Obama fights for health reform– from Moscow
He has not insisted that an overhaul include a public insurance option... or else. But on Tuesday he reiterated his preference for that approach.
On Tuesday, The Wall Street Journal quoted presidential Chief of Staff Rahm Emanuel as saying that the White House is open to a deal on the so-called public insurance option, which has emerged as a key sticking point in congressional discussions. The purpose of instituting a “public option” is to provide competition for private insurers, and thus drive down costs. Opponents fear injecting a low-priced public plan into the mix could drive private insurers out of business.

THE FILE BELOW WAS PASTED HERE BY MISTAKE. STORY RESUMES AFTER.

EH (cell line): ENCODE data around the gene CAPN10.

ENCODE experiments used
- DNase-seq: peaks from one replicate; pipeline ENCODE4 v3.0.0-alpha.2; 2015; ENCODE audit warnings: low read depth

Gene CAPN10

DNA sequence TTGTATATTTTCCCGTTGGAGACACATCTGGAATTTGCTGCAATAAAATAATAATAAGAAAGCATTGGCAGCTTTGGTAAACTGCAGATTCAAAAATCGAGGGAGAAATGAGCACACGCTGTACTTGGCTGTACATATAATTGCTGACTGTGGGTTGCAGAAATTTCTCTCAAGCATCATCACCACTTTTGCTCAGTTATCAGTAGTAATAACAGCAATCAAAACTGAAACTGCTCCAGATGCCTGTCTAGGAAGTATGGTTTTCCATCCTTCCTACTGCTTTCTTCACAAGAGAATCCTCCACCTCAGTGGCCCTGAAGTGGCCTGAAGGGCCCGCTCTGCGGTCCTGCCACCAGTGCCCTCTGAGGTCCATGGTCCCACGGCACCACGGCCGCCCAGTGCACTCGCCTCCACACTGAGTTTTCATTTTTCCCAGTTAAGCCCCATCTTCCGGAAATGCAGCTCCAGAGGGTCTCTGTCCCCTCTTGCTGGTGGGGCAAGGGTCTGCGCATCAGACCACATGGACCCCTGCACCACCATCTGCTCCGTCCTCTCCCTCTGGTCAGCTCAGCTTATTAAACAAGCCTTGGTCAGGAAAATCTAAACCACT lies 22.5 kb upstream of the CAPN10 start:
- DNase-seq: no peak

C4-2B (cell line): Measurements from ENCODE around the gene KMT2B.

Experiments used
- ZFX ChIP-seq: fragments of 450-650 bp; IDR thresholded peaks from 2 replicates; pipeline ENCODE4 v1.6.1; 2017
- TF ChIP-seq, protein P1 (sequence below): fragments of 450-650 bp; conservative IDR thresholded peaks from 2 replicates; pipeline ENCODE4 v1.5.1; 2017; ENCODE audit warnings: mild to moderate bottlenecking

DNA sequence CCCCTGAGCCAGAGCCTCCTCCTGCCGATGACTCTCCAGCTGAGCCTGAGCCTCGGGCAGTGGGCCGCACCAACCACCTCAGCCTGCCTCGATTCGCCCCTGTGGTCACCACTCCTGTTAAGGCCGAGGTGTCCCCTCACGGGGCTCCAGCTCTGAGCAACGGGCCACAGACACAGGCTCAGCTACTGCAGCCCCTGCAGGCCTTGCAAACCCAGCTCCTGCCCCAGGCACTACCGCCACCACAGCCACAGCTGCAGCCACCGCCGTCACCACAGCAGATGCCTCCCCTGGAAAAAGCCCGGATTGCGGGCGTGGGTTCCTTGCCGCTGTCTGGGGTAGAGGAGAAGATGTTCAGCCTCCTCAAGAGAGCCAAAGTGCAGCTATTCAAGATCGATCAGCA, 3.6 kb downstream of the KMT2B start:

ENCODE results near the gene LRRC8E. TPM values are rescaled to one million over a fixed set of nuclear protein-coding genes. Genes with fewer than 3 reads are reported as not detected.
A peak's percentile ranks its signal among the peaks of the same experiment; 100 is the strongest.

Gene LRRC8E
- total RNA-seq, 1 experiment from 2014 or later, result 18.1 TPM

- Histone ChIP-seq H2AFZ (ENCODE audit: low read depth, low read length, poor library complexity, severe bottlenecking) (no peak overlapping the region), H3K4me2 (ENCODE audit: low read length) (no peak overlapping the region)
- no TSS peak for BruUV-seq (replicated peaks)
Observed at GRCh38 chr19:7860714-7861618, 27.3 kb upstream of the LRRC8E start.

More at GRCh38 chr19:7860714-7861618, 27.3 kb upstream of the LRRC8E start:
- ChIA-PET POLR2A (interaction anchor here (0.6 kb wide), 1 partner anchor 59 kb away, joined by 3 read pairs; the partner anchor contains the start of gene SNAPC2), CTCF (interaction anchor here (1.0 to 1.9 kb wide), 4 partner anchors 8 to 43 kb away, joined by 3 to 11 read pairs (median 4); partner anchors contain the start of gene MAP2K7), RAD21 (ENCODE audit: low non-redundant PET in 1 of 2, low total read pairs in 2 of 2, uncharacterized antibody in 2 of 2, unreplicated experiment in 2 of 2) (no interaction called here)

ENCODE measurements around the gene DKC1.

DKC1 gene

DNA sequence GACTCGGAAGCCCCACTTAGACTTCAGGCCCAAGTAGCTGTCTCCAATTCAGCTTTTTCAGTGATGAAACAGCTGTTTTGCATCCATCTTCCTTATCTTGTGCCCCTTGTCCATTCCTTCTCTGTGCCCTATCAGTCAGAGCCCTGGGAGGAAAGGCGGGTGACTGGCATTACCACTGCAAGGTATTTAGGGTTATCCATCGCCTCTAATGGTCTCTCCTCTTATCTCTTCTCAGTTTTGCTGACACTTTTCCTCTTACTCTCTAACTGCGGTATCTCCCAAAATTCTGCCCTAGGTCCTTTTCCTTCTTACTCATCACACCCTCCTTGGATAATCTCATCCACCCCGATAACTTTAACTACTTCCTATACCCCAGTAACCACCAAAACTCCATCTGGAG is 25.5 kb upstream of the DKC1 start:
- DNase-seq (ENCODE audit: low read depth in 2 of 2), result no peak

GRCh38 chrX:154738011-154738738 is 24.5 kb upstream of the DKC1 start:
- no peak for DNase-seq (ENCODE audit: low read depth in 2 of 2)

Mr. Obama has argued early and often for a public option, though never issued an ultimatum.
Now Mr. Emanuel is saying that while the goal of creating competition is “nonnegotiable,” the path to getting there is. One alternative he raised is to institute a public plan only if the marketplace does not provide enough competition on its own. Such a “trigger” was put in place in the 2003 deal for prescription drugs in Medicare, but it was never implemented.
Obama still likes a public option
Enter the remote hand of Obama, with his thumb resting more heavily on the scale for a public option. Mid-morning on Tuesday, a “Statement from the President on Health Care Reform” landed in in-boxes, reportedly at the urging of Senate Democrats: "I am pleased by the progress we're making on healthcare reform and still believe, as I've said before, that one of the best ways to bring down costs, provide more choices, and assure quality is a public option that will force the insurance companies to compete and keep them honest,” the statement said. “I look forward to a final product that achieves these very important goals."